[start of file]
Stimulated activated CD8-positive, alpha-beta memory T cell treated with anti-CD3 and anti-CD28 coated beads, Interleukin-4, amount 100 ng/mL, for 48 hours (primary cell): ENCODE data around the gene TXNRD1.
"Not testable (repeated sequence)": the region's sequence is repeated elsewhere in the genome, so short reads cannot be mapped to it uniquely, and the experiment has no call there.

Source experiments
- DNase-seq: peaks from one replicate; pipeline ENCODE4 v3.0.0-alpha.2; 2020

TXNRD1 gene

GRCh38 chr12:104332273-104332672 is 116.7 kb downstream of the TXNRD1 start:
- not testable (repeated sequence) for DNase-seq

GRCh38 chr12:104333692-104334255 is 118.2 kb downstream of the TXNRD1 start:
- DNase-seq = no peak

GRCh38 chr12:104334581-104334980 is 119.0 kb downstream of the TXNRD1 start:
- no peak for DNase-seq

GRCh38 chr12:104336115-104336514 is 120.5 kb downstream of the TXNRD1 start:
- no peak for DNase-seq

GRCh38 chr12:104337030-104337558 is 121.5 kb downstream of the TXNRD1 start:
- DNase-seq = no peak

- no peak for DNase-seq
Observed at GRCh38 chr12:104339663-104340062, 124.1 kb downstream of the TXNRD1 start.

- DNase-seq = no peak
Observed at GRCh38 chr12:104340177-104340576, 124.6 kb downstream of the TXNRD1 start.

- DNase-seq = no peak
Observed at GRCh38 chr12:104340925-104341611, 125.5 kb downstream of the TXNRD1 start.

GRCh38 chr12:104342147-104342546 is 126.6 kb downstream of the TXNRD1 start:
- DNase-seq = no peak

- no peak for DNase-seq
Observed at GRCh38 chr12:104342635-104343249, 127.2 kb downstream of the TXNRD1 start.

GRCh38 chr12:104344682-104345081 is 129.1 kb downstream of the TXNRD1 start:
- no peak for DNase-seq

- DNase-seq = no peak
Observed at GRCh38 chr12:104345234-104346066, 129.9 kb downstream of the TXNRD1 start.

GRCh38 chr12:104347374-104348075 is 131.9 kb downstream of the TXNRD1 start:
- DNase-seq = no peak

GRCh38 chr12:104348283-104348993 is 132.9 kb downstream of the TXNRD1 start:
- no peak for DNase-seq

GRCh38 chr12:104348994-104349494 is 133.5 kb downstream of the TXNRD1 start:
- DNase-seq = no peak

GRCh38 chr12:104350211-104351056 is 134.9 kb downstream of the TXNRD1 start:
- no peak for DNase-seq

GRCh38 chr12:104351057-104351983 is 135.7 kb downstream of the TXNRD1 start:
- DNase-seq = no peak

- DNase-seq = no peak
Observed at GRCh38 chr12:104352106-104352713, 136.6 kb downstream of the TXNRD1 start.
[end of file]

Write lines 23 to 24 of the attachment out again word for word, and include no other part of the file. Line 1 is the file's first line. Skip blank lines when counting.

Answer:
- DNase-seq = no peak

- no peak for DNase-seq